By Joseph Callaway, Those Callaways
When I was a brand new agent, I met an appraiser at our first sale in escrow. I was all prepared with comps to justify our Seller’s price. I was excited.
He was a nice fella. We exchanged business cards and I began quoting how much our sale was in dollars per square foot. That’s when things began to go South.
The Man began to transform right before my eyes. You would have thought I had called his children ugly.
He explained to me, in no uncertain terms, that dollars per square foot was totally without merit and that those who quoted them were equally worthless. He went on to explain the appraisal method to me right then and there. He showed me how he found three similar nearby sales (comparables or “comps”) and then he compared all four homes side by side, making adjustments up or down for features. It is a truly wonderful method, but it takes a lot of time. Doing a full appraisal on every property one considers would be tedious, which brings us back to dollars per square foot.
As a tool, dollars per square foot can get you close to a correct property value as long as you remember dollars per square foot is a tool, not a rule. As an example, let us look at the La Paz subdivision right in the heart of 85254. La Paz homes were built from 1979 to 1985 and range in size from 1,428 square feet to 2,890 square feet. If you look at the last six months of 2018, you will find that 17 homes sold at an average price of $215 per square foot. So, if you are pricing a home in La Paz do you just multiply the $215 per square foot by the size of the home and out pops a price? Hardly. This average dollars per square foot only tells us a general neighborhood value. A neighborhood in Paradise Valley may average $400 per square foot and homes in the town of Maricopa average $149 per square foot.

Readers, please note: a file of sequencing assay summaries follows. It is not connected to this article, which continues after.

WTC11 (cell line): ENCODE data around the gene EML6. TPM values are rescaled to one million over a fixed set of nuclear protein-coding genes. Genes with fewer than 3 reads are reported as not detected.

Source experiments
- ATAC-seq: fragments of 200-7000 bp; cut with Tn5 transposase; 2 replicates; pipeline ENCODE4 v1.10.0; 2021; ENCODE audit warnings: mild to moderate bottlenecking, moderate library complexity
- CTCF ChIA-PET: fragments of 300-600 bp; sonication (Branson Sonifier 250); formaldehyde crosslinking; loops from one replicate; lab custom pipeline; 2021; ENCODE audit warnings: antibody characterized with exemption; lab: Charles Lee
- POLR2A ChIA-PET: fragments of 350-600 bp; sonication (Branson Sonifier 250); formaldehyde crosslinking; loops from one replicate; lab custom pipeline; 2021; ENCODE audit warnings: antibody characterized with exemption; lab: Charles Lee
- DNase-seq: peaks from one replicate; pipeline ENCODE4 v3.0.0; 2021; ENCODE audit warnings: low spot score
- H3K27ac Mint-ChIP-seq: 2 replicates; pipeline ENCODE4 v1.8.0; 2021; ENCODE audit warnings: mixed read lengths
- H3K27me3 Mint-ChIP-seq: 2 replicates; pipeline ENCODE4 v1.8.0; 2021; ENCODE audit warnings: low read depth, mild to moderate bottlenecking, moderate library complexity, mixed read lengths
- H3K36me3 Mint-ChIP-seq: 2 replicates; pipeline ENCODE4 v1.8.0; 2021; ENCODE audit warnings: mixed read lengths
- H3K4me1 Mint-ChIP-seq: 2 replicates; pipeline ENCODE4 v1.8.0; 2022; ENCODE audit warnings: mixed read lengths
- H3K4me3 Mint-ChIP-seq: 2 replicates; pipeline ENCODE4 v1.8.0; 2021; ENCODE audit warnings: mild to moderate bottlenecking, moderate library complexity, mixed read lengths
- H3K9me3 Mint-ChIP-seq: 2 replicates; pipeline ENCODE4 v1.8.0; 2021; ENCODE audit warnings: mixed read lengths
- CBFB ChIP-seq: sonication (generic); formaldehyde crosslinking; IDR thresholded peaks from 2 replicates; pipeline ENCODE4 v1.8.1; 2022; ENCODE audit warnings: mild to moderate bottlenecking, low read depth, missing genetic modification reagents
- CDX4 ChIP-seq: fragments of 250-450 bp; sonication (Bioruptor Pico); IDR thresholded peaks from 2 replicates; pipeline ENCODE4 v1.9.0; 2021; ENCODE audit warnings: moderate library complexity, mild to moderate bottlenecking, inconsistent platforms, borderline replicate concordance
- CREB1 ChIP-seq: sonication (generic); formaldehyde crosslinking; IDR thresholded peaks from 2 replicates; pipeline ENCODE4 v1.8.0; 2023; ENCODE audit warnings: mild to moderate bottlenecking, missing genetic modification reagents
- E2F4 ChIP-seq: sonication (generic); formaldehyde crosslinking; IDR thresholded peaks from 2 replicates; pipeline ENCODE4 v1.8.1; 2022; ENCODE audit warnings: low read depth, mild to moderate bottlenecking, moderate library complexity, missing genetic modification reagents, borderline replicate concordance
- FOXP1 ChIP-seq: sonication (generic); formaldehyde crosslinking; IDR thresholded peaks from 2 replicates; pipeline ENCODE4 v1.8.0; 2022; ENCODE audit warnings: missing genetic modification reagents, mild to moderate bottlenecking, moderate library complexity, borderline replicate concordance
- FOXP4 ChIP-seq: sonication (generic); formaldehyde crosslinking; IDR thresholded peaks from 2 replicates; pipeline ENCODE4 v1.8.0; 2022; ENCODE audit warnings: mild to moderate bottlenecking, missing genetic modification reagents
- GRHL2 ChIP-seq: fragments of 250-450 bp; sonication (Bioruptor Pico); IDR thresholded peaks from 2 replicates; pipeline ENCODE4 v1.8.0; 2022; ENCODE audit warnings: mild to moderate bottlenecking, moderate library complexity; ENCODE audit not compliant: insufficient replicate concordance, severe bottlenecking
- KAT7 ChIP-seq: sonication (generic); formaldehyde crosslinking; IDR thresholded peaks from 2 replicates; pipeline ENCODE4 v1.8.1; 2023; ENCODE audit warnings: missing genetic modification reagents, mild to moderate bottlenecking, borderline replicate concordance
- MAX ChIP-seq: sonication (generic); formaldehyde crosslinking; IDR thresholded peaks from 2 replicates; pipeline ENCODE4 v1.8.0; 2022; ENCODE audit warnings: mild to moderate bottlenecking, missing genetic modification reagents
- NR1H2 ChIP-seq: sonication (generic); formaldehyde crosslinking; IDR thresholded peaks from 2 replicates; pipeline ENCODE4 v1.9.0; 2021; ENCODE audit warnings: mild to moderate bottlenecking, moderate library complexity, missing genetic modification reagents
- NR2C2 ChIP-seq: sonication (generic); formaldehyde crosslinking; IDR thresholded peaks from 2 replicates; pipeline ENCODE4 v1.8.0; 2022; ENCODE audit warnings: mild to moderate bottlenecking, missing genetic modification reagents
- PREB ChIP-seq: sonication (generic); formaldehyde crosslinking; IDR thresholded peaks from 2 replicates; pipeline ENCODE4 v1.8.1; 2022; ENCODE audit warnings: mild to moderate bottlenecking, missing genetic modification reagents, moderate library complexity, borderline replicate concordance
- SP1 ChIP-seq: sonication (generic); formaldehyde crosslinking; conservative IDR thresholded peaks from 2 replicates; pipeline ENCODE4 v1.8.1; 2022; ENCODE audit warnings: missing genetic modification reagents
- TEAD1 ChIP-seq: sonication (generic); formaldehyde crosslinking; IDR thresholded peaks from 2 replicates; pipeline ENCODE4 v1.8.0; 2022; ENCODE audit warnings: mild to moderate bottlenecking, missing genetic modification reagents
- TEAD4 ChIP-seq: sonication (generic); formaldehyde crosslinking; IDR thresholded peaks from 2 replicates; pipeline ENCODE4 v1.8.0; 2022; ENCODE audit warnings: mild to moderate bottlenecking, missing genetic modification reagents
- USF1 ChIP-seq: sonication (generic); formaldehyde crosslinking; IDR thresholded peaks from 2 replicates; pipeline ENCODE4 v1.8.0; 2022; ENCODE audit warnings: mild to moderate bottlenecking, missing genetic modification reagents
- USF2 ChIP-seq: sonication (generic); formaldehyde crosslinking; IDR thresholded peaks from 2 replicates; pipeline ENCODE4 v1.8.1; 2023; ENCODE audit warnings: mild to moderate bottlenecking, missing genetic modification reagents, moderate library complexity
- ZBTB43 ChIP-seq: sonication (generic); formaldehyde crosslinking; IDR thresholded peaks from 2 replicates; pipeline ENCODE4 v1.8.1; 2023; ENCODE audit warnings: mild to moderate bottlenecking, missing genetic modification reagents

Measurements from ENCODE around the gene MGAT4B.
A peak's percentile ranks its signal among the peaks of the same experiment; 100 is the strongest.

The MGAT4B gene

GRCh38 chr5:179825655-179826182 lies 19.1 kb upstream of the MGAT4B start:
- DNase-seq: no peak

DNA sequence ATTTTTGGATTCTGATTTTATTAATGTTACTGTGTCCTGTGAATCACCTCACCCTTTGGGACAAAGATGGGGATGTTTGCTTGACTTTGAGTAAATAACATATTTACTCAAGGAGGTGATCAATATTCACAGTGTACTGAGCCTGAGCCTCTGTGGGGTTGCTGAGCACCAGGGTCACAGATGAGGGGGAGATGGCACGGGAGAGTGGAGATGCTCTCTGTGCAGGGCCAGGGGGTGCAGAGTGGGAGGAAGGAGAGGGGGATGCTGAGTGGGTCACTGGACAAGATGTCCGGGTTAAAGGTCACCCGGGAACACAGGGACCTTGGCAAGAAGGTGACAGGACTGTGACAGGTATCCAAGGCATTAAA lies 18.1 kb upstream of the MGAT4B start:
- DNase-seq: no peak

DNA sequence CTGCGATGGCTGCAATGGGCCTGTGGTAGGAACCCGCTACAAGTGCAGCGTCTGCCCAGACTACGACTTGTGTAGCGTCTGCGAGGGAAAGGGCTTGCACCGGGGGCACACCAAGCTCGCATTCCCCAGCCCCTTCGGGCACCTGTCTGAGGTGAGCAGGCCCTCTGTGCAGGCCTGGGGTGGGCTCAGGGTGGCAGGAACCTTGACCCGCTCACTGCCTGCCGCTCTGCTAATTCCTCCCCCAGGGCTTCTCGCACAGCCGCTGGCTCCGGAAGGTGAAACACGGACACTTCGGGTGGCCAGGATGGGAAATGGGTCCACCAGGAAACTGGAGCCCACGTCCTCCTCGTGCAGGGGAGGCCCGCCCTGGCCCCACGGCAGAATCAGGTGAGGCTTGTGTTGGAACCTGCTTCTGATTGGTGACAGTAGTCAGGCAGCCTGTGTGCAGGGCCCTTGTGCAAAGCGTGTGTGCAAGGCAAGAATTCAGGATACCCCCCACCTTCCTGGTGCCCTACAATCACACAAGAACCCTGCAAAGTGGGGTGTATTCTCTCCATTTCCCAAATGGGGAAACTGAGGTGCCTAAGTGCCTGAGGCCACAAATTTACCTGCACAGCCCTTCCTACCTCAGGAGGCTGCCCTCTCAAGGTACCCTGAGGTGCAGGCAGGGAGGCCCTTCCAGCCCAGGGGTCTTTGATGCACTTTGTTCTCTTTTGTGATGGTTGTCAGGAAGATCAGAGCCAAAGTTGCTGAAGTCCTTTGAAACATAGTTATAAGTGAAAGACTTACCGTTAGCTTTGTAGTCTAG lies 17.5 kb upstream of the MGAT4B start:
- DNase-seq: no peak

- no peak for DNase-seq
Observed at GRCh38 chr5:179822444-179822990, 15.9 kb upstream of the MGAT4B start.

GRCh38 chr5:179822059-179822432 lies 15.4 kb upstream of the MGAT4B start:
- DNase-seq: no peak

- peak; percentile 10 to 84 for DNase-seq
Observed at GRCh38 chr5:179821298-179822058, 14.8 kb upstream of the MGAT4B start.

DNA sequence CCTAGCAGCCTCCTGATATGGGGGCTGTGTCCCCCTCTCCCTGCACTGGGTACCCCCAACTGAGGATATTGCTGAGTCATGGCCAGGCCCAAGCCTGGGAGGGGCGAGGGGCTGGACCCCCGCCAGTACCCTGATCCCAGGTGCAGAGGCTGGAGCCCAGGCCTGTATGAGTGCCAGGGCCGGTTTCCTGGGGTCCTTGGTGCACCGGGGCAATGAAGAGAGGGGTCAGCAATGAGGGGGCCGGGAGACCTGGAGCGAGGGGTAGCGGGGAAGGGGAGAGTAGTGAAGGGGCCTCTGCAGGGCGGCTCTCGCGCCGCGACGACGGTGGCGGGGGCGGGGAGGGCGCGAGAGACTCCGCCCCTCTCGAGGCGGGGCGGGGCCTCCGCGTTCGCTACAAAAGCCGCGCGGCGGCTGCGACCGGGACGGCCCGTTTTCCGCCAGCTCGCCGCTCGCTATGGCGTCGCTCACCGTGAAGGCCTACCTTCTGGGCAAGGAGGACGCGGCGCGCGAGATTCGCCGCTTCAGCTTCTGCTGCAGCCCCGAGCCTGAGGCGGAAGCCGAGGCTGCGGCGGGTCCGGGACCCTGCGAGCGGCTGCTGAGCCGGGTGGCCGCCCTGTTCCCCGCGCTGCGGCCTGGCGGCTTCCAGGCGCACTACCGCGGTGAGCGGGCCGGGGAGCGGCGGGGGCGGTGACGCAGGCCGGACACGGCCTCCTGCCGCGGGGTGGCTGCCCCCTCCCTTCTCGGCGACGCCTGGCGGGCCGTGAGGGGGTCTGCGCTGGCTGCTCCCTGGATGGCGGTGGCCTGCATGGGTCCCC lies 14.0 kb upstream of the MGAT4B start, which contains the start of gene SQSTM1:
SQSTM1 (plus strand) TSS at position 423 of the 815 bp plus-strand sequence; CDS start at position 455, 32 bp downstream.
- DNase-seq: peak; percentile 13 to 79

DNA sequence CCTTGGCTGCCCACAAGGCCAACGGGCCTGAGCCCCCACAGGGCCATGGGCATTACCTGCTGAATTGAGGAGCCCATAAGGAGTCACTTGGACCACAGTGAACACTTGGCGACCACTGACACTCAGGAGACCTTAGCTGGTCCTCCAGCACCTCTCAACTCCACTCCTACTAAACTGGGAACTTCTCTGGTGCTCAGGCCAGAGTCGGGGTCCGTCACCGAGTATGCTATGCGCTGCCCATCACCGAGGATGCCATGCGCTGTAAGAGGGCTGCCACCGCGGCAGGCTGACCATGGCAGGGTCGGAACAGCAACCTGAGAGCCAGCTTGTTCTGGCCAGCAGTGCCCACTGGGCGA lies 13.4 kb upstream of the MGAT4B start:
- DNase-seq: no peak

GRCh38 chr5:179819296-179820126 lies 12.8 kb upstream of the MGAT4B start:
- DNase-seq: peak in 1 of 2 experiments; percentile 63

When we look more closely at the 17 homes that sold in La Paz, we see a home that sold for only $170 per square foot and we see a home that sold for $267 per square foot. That’s quite a difference. You see, not all homes are equally cared for or equally updated. When dollars per square foot is applied as a rule, one is attempting to equalize, and all homes are not equal. Some homes face South and some homes face West. Some homes are on busy streets or corners or cul-de-sacs. Some homes are bigger than others but on the same size lot. That is why large homes average less per square foot while small homes average more.
Dollars per square foot can be a great tool as long as you realize that it is a starting point, or tool that you can use, and if you use it wisely, you can get pretty close to a correct value on a home. Just don’t say that to an appraiser.
Joseph Callaway is a senior agent with Those Callaways, a multi-generation family brokerage located in the Magic 85254 Zip Code.
Two Homes Side by Side
Lot Value on Both: $100,000.
Structure Value on Both: $100 per sq. ft.
2,000 sq. ft. House
• $100 per sq. ft. x 2,000 sq. ft. for the structure = $200,000
• $200,000 (House) + $100,000 (Land) = $300,000 Total
• Yielding $150 per sq. ft.
1,000 sq. ft. House
• $100 per sq. ft x 1,000 sq. ft. = $100,000
• $100,000 (House) + $100,000 (Land) = $200,000 Total
• Yielding $200 per sq. ft.